The main aim of the English++ book is an attempt to bridge the gap between students’ needs and teachers’ competences in the area of English for computer science by offering, among other things, a selection of texts suitable for students at their level of professional development. The unique feature of this book is the fact that the texts have been selected and the exercises prepared by future experts in the field – a group of 3rd year computer science students working under the supervision of their English teacher - with the purpose of facilitating the study of a foreign language in a subject specific context.
Who the book is intended for
This book has been aimed at two kinds of users. One is computer science students whose general competence in English is at least at upper intermediate level (B2 level according to Common European Framework of Reference). They can use the book for self-study or in the classroom with the assistance of a teacher. The second kind of user is the teacher, who can use a given text as a starting point for creating their own activities in the classroom or simply follow the exercises suggested in the book. Both groups of users can benefit additionally by becoming more familiar with various aspects of the broad field of computer science.
The contents of the book
The book is divided into three chapters. The first contains authentic reading material; the second listening material; and the third deals with the difficult task of delivering an oral presentation. At the end of the book there are appendixes and a glossary. The second chapter and the appendixes are accompanied by audio material.
1) Reading Chapter Each reading text in this chapter is presented in the following sections:
a) Information on the reading text: This section contains ‘technical’ information on a reading text, such as the IT sub-areas the article covers; the length of a text expressed in the number of words; the level of English language complexity; the computer science or maths content; summaries in English and Polish; keywords with their definitions; and learning objectives. This part has been designed to help teachers and students decide on text selection. The evaluation of the English difficulty level and subject matter complexity was provided by the students.
b) Pre-reading questions: This section has been designed to encourage the reader to think about the topic which will be discussed in a given text. The pre–reading questions are designed to provoke an exchange of opinions or a short discussion. Some of them are accompanied by suggested answers provided in the Exercises Section.
c) Text: This section contains the entire text of an original article, or, as is the case with several articles, just excerpts. The remaining parts are located in the e-version of the book. The texts, which have been selected for their intrinsic interest, vary in length and may therefore be suitable for either intensive or extensive reading or for practicing reading skills.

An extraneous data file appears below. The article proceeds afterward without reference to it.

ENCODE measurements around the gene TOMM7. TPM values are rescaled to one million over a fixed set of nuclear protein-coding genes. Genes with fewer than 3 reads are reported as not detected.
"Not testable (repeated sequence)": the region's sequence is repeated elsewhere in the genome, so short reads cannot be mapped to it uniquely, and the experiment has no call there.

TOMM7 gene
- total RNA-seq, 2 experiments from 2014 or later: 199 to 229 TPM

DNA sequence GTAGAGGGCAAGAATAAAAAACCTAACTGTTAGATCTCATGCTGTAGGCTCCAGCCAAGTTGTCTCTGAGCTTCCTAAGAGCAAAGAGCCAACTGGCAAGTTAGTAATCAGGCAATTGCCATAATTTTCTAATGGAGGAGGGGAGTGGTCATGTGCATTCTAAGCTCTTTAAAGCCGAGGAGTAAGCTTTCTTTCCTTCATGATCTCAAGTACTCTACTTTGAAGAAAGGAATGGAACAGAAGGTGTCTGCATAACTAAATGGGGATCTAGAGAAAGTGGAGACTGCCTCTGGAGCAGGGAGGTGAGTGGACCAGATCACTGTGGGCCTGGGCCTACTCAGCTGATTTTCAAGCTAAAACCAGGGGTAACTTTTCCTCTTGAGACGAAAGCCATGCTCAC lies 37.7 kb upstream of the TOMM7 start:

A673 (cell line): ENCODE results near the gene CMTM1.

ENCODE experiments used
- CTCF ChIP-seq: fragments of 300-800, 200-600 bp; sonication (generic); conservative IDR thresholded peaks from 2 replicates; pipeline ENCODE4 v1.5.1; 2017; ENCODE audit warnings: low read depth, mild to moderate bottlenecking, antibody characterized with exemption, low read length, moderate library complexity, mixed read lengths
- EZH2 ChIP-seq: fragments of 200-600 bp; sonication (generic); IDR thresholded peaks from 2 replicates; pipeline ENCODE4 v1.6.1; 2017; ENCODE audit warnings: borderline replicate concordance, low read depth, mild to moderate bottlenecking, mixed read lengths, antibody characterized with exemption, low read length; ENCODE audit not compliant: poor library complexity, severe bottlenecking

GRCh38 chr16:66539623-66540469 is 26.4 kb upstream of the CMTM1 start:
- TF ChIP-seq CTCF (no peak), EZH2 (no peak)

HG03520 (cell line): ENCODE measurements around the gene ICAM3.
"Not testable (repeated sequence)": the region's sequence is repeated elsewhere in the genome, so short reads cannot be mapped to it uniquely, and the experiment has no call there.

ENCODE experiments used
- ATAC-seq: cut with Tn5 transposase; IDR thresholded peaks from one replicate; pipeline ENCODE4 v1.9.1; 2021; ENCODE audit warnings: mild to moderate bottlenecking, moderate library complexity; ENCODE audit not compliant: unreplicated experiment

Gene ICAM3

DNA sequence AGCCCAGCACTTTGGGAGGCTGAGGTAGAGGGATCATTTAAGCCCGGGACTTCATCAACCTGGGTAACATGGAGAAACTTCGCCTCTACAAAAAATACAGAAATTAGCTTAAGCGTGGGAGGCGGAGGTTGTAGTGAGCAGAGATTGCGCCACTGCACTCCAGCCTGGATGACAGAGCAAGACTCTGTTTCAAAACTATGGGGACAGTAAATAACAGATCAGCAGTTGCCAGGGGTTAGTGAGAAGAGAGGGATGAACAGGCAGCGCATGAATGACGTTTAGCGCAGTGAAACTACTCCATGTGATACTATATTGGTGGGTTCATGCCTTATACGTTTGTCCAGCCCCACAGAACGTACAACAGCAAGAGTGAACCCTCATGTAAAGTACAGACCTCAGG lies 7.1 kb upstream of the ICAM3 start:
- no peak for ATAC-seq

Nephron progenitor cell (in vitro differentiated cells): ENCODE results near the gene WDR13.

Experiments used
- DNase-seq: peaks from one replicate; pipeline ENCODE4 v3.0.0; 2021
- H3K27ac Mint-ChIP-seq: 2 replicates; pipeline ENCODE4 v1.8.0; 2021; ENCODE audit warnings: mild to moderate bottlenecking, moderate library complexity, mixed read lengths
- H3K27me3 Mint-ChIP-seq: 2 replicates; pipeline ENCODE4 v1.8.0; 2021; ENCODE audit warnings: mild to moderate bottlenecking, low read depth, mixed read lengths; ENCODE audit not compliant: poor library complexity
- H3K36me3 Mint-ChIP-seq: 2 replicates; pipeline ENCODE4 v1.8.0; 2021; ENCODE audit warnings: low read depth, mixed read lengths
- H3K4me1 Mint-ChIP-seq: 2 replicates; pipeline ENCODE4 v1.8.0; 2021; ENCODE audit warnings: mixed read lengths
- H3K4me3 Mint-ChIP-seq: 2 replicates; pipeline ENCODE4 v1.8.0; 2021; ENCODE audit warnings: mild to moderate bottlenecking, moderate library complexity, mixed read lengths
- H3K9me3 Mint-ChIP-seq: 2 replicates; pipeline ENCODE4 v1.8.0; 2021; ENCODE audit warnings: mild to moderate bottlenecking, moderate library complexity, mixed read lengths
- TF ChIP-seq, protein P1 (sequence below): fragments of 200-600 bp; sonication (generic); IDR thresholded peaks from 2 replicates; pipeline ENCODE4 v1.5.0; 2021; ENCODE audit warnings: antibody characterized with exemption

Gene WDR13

d) Exercises: The first part of this section contains pre-reading questions, this time accompanied by suggested answers, followed by comprehension questions, also with answers. This will be useful for both the self-study learner and the teacher in the classroom. We believe that providing the suggested answers just after the text and not at the end of the book or in another book will make the teacher’s life just that bit easier.
2)Listening Chapter The organization of the listening chapter is similar to that of the reading chapter and contains the following sections:
a) Information on the listening text Instead of the word count, the running time of the recording is provided. The level of listening difficulty is also given, as evaluated by the students.
b) Pre-listening questions These questions should help students focus their attention and predict the content of the listening material. They may also provoke a brief exchange of views.
c) Transcript This can be particularly useful when the listening material has been evaluated as difficult, which is expressed by medium or high English complexity, and/or when the computer science content is high.
d) Exercises They have been designed by the students and can be used as a starting point for the teacher to prepare his/her own exercises. A set of mp3's of the recordings selected by the students of the English++ team is available to accompany the listening chapter.
3) Presentation Chapter The third chapter is devoted to the development of students’ presentation skills. It contains the following sections:
a) Practical tips This part contains practical information on how to prepare an oral presentation andmake it effective. Here the reader will find information about the preparatory phase, doing a dress rehearsal and using visual aids.
b) Repertoire of presentation phrases Contains a selection of ready-to-use presentation phrases which can be integrated into different parts of an oral presentation to make it a coherent entity.
c) Slide show: “Successful Presentations. A Few Tips from Eng lish++”, demonstrating examples of both well done and less successful presentations. It simply presents a practical application of selected presentation phrases taken from the previous section of this chapter and features students from the English++ team, who additionally wanted to show what a presentation should not look like.
4) Appendixes The appendixes contain material for pronunciation practice. The three appendixes A, B and C contain mathematical terminology, mathematical formulas and the Greek alphabet respectively. The material can be used for self-study or in the classroom to practise field-related language.
5) Keyword bank The keyword bank contains entries for the keywords which have been selected from the reading texts and listening transcripts of the English++ book. The definitions were provided by the students.